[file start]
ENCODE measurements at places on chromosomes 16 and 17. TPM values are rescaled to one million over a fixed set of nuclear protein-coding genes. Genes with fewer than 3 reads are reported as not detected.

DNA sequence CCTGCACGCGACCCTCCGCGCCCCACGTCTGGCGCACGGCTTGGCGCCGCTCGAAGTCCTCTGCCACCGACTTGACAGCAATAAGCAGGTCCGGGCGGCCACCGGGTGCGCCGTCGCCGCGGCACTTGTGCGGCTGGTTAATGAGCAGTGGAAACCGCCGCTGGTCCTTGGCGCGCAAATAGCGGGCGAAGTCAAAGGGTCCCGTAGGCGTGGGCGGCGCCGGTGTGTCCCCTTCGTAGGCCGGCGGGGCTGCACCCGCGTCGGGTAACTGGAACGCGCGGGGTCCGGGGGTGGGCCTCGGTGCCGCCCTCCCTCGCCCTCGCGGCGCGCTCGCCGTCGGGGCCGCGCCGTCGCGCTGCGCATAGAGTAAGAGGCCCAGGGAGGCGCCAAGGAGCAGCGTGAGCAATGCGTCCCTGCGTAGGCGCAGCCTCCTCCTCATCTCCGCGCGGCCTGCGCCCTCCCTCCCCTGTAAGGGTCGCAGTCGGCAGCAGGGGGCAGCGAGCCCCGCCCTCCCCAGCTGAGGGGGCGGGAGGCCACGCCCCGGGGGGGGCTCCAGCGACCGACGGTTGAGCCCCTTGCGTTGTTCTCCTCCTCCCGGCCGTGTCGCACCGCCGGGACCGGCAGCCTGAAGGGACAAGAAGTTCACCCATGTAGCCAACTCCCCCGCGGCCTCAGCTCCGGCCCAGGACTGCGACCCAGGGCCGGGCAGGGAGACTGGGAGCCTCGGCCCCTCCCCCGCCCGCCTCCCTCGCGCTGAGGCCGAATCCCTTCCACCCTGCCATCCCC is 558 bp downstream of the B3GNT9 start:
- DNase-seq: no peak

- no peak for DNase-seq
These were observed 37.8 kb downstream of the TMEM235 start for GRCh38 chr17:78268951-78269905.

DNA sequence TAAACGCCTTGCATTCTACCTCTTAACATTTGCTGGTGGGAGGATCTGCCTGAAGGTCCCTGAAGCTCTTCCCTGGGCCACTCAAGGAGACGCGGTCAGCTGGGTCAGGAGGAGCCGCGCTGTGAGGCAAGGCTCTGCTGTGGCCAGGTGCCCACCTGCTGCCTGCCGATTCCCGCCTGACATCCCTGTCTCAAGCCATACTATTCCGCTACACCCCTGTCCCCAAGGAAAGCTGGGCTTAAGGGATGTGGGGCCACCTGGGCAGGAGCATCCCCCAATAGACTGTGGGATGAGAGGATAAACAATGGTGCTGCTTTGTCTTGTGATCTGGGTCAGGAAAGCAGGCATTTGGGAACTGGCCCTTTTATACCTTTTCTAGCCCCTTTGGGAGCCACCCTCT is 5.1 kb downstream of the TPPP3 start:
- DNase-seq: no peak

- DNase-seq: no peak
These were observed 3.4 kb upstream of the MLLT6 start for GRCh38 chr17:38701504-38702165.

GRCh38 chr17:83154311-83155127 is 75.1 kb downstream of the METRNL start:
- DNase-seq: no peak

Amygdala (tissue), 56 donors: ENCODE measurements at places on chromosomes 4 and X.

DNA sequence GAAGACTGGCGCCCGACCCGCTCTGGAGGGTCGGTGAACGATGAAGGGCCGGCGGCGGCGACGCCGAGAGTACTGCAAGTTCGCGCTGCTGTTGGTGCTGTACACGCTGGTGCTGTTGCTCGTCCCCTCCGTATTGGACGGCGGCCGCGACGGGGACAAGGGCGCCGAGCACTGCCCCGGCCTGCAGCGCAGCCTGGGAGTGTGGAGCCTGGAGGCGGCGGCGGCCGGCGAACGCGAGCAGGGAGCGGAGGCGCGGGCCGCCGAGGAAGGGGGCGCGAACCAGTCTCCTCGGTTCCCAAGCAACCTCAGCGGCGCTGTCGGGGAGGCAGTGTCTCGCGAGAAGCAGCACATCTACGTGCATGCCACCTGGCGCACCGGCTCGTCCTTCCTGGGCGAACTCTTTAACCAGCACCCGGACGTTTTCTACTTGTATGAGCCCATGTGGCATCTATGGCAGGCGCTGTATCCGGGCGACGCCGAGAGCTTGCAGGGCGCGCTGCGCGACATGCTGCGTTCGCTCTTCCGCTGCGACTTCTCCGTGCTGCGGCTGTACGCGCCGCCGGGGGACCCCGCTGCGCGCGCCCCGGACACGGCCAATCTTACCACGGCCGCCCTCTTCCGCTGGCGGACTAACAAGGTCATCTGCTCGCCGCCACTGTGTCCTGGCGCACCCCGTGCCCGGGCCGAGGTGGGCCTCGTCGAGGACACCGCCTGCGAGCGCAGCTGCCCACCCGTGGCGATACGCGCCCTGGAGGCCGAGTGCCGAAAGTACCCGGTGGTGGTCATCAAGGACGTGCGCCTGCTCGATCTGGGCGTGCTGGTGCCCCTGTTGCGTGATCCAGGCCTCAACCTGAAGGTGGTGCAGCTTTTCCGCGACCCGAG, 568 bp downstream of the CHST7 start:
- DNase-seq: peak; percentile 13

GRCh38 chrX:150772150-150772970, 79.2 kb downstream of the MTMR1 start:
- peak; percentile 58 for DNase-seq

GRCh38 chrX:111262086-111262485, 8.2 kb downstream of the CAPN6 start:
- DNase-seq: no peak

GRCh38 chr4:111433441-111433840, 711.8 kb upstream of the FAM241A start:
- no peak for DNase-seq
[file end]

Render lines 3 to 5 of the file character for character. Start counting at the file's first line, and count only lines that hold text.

- DNase-seq: no peak

- no peak for DNase-seq
These were observed 37.8 kb downstream of the TMEM235 start for GRCh38 chr17:78268951-78269905.